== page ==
(And not contagious! I always feel horribly judged about John and his fevers. He has an auto-immune problem that -- unlike Lice and Chicken Pox and Flu -- doesn't travel from kid to kid. He's fine. He's miserable. He's fine again. We've learned to live with this.)


Meanwhile I was shepherding the little girls I'm used to shepherding, the little boys I kind of know, and a group of older girls I hardly know at all. All this took place on a pool deck that was a sea of sweaty humanity with hardly a foot to move. To top it off, I was wearing a polyester team shirt that made this 52 year-old- woman feel like she might as well have been on that 101 degree camping trip roasting a marshmallow in the noonday sun.

Sultry, muggy, dank --words fail to capture it adequately.

I passed the time closely examining which women had hair that frizzed and which women didn't and wondering how the non-frizzy women pulled this off in the sauna that was the aquatics center.

And then John who had been cheerful and energetic suddenly was neither. He was wrapped in a towel and trying to go to sleep. I zipped across the street to buy liquid Tylenol and chocolate milk. Pain relief and comfort.

My shepherding duties were winding down. John had three more races, including the Ten and Under IM. He's eight. A demanding race against older swimmers and he was feeling horrible. I decided to give the Tylenol fifteen minutes before throwing in the sweaty towel and heading home early.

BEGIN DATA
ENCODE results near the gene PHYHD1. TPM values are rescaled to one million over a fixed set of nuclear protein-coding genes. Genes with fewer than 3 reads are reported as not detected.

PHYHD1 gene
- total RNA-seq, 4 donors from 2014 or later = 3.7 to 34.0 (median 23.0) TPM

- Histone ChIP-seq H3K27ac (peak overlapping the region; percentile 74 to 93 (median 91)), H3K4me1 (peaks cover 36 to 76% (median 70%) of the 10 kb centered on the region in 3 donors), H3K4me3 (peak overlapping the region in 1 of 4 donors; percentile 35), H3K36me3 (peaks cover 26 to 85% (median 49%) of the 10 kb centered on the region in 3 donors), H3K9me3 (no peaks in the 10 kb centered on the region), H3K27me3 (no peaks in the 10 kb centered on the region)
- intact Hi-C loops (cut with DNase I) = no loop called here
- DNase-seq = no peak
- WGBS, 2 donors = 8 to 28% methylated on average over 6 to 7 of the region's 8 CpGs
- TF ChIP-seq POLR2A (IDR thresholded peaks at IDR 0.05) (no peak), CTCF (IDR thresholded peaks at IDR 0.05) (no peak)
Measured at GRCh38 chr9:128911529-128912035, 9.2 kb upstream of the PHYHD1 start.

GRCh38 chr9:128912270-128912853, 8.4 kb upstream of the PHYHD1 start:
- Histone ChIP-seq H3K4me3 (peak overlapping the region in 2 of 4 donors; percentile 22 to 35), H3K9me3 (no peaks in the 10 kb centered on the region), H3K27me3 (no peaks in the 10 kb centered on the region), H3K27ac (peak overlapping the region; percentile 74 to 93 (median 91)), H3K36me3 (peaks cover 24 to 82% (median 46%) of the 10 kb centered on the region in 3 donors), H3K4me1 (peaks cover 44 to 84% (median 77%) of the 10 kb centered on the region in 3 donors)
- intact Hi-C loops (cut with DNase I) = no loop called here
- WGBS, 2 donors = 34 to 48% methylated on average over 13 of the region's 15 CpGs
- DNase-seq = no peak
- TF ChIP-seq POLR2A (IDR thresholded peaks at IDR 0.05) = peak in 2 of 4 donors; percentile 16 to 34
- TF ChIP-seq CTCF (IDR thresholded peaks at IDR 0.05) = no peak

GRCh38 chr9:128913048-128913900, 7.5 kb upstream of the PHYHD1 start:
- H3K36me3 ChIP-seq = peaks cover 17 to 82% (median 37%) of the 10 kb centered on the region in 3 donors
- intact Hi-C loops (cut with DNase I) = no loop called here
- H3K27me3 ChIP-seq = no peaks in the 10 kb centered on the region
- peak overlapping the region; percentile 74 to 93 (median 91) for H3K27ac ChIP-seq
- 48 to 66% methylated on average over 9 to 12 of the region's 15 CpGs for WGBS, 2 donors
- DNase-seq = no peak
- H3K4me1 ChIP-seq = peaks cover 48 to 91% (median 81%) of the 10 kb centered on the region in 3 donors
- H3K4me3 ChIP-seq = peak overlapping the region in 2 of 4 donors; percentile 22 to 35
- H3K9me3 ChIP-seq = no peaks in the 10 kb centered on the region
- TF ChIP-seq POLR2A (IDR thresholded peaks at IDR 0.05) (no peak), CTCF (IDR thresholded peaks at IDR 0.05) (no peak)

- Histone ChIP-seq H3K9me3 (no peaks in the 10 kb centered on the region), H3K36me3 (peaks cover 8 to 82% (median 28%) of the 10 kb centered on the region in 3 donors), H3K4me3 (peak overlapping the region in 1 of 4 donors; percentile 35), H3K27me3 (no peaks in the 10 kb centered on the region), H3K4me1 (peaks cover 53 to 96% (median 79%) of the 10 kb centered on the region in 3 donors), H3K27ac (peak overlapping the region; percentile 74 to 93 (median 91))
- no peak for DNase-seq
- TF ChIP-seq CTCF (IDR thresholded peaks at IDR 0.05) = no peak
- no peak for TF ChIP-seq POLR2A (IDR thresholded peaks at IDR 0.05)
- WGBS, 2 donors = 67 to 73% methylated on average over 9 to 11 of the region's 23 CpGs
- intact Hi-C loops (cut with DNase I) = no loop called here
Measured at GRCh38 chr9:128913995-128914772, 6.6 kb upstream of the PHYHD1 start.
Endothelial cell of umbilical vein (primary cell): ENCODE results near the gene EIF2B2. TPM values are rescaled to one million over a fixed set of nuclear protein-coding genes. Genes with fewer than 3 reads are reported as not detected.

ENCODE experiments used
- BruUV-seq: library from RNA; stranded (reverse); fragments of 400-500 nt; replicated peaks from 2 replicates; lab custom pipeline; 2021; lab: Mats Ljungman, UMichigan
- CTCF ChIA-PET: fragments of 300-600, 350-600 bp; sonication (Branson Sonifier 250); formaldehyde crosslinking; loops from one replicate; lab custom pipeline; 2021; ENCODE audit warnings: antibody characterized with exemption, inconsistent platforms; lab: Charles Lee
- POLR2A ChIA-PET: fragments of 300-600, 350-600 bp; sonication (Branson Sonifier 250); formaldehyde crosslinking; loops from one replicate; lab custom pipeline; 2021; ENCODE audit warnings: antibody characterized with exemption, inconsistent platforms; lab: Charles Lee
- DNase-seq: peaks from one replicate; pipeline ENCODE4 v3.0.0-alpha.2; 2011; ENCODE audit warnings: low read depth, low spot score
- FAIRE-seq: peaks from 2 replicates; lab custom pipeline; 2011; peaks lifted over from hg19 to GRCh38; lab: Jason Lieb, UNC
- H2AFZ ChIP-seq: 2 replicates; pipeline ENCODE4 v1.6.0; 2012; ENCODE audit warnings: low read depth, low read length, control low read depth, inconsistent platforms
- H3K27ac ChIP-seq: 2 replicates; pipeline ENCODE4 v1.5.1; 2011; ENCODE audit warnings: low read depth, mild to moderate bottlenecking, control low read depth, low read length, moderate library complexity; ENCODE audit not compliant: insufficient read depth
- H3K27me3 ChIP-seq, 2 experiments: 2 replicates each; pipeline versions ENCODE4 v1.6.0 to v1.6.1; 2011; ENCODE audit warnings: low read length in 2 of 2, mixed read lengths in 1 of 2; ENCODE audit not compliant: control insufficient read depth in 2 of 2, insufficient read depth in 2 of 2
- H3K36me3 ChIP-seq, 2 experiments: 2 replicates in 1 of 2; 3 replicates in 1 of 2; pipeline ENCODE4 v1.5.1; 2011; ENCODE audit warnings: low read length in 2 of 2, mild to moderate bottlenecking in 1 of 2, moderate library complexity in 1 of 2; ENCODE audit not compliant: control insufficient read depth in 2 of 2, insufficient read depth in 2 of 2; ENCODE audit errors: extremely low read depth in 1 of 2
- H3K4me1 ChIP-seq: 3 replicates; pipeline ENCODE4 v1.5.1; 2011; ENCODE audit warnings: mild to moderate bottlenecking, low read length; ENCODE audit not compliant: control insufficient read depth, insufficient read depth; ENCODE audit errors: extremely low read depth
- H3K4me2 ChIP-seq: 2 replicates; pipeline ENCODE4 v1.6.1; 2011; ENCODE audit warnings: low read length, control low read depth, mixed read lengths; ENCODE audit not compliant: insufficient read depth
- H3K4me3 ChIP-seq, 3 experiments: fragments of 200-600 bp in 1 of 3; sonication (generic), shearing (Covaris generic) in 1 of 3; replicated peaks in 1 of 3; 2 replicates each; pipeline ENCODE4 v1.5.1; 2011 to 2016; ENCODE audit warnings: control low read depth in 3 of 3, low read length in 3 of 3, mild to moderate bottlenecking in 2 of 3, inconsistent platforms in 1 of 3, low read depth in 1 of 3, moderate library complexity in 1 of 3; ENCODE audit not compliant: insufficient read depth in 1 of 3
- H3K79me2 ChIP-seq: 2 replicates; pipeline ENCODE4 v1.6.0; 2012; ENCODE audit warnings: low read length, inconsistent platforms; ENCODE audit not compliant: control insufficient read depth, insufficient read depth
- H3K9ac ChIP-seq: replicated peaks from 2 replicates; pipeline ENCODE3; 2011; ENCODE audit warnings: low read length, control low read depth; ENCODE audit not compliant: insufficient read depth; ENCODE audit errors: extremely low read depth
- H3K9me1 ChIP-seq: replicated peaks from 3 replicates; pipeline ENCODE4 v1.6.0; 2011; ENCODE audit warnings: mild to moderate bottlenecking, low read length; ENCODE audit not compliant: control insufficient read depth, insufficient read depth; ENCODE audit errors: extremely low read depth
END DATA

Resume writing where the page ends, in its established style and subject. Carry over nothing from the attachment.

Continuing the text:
John rallied. In a move that shocked both me and Coach Ian, my girl Ainsley competed in backstroke and made it across the pool unassisted. Different kids, different goals -- one of the things I love about swimming is that you can celebrate all of it.

We drove home and collapsed, Ainsley and I figuratively, John literally. He woke up in the middle of the night scorching hot and vomiting. As John got older, his fevers were lower (102 instead of 104.5) but invariably he would vomit off and on for hours. He dealt with this every three weeks throughout second grade. It was terrible. Unpredictable for us, misery for him. When they appeared to cease a year ago, we were so happy for John.

Today he's fine with nothing but circles under his eyes to show for his troubles. Ainsley, meanwhile, sounds croupy. Isn't Croup a winter problem?

All Stars tonight.

5 comments:

Kris said...

Our last week is this week. Same - meet tonight. Divisionals at GT on Wednesday. Banquet on Thursday, Finals on Saturday. And I feel you on the heat - already dreading the meet tonight. Bleh. Glad John is better!

Kelly Dolin said...

As hot as the outdoor meets can be, the indoor situation is worse. Sticky, but very exciting!

Kelly Dolin said...

As hot as the outdoor meets can be, the indoor situation is worse. Sticky, but very exciting!

christinelaennec said...

I know how disheartening it is when health problems rear their heads again. But it sounds like the bigger picture is one of improvement. Children do so often grow out of things. I love the quote at the start of your post! Thinking of you, Kelly. X

Natasha said...

So sorry to hear about John's fever. Will be praying for him!